The economy here is among the strongest in the U.S. Finance, tech, healthcare, education, and biotech are big industries. Tourism is huge, too. And we can't forget our esteemed institutions of higher education. Basically, Massachusetts punches above its weight economically.

Alright, let's dive into the nitty gritty of buying land here!

The Allure of Massachusetts Land

There are some fantastic upsides to buying land in Massachusetts that draw investors here. Let's start with the good stuff:

Thriving Cities

If you like the energy and convenience of city living, Massachusetts has some gems. Buying land near Boston grants you access to a world-class hub. The job market, nightlife, sports and culture can't be beat in Beantown.

Even smaller cities like Cambridge, Worcester and Springfield have their own unique charms and amenities. If a piece of land gives you proximity to a population center, that's definitely a selling point.

Tourism Magnet

From the cape to the islands to the Berkshires, people flock to Massachusetts year after year to relax and recreate. Owning land in or near popular vacation spots is a smart play. The endless stream of visitors presents opportunities for vacation rentals, hotels, shops, restaurants and entertainment venues.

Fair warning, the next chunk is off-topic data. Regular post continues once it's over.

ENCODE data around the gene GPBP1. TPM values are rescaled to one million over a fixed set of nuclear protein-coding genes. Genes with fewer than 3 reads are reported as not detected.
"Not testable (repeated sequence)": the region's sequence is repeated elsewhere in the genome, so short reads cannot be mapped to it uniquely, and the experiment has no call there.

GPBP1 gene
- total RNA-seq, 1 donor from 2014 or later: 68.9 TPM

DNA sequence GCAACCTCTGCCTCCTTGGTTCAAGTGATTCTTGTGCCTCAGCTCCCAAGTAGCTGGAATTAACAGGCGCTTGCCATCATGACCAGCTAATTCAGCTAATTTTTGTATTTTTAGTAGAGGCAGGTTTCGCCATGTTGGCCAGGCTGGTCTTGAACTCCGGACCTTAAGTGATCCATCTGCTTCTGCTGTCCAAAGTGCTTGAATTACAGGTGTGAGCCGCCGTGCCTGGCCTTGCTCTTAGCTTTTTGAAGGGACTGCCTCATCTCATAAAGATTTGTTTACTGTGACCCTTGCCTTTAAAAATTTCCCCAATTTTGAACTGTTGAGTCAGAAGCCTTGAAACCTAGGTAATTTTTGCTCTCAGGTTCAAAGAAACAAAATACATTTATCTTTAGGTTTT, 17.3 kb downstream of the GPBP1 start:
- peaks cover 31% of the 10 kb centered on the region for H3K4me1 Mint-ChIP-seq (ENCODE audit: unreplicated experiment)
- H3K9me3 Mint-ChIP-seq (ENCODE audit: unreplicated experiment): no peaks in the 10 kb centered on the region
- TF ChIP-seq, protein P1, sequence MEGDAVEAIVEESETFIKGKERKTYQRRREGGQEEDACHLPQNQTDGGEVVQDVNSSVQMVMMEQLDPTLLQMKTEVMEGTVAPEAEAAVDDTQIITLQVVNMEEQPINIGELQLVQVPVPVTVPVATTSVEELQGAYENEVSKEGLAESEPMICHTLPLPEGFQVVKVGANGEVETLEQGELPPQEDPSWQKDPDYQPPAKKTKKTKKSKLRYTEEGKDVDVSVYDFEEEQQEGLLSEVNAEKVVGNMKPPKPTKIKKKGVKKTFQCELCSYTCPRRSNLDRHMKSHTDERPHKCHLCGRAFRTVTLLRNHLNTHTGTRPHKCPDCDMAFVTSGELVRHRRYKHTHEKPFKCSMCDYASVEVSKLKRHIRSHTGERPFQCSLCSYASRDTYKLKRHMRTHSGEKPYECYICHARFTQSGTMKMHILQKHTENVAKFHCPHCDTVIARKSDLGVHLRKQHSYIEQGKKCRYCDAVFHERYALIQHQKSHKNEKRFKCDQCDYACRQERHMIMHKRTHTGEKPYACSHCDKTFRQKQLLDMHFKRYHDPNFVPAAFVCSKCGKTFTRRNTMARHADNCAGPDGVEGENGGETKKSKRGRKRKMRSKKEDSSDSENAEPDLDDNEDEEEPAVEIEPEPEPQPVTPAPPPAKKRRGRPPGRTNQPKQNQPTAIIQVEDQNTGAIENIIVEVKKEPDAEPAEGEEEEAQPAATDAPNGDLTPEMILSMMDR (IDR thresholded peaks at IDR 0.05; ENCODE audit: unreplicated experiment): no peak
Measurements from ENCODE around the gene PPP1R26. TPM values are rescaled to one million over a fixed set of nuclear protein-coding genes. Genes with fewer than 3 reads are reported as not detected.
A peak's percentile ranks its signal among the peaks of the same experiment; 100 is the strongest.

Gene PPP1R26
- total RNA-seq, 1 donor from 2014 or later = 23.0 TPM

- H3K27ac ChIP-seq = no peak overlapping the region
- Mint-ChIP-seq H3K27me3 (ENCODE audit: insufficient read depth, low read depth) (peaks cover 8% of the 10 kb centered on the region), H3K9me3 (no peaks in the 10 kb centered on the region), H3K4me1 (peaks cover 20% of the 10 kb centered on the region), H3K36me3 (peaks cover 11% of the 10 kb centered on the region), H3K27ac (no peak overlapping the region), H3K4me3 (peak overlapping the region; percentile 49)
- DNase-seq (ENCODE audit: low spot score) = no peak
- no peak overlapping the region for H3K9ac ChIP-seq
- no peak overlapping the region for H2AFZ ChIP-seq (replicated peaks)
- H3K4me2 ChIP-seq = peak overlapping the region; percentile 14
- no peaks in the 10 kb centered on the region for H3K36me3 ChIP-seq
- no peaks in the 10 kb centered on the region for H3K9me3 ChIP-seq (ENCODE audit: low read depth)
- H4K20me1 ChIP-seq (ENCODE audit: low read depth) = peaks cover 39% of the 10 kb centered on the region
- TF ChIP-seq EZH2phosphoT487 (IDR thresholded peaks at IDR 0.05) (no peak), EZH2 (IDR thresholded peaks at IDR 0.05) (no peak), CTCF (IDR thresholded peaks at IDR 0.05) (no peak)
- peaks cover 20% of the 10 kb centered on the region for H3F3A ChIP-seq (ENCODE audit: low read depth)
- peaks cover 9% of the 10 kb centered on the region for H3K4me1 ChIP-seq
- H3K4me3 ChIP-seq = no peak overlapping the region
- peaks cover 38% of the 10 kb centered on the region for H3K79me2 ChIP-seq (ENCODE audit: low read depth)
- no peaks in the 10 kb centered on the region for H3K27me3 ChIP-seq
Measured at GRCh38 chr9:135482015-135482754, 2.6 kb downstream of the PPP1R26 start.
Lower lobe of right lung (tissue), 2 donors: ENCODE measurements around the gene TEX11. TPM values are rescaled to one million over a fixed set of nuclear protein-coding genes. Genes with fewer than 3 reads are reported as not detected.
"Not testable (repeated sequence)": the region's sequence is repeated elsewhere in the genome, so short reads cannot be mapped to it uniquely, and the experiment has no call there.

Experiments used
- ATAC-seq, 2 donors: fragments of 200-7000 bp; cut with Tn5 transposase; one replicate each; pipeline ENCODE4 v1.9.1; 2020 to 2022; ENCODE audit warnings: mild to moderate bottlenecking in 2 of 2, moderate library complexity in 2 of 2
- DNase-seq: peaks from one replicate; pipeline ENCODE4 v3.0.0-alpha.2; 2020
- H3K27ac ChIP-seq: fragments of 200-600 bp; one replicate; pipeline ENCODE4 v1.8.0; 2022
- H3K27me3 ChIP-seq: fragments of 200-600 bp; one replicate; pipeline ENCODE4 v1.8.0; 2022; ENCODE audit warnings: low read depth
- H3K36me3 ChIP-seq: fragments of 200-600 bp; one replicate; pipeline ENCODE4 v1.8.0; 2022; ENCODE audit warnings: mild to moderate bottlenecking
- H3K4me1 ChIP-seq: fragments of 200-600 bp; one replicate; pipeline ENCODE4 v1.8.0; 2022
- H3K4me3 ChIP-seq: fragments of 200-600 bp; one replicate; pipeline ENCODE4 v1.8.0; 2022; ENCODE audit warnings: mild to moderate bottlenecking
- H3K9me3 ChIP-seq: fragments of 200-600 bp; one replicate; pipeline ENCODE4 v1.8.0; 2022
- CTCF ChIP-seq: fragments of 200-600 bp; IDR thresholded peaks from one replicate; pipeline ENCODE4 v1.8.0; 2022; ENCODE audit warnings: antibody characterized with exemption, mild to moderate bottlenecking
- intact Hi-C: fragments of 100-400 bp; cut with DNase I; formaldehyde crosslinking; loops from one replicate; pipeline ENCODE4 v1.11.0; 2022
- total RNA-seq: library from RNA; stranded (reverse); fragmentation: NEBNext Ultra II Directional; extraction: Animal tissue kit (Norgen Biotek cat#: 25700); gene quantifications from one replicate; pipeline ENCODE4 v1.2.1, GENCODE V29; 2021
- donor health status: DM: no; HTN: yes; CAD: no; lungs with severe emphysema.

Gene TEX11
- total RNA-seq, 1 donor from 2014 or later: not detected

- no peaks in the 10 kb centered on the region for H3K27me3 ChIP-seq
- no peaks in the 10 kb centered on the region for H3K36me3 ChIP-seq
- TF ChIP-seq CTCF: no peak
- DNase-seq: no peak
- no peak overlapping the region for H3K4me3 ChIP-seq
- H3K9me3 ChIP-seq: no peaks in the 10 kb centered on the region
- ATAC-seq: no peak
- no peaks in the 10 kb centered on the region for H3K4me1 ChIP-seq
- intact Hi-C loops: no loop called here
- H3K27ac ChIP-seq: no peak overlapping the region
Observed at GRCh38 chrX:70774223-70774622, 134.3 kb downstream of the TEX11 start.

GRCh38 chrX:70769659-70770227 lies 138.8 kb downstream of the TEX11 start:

Top-Notch Colleges

Massachusetts is synonymous with prestigious higher education. Harvard, MIT, Wellesley, Amherst College and the list goes on and on. Many choose Massachusetts for school and end up staying to build careers and families. This feeds the real estate market around college towns.

Historical Significance

History buffs get their fix here. Boston and surrounding towns ooze colonial charm and played pivotal roles in the American Revolution. Out west, you've got Shays Rebellion. And who could forget Salem and the witch hysteria? Land with historic bones or proximity to landmarks holds serious appeal.

Natural Splendor

You want mountains? We've got the Berkshires. You want beaches? We've got the cape. Forests, marshes, islands - Massachusetts wins on natural beauty. For nature lovers, owning a gorgeous parcel is a dream. Outdoor recreation abounds.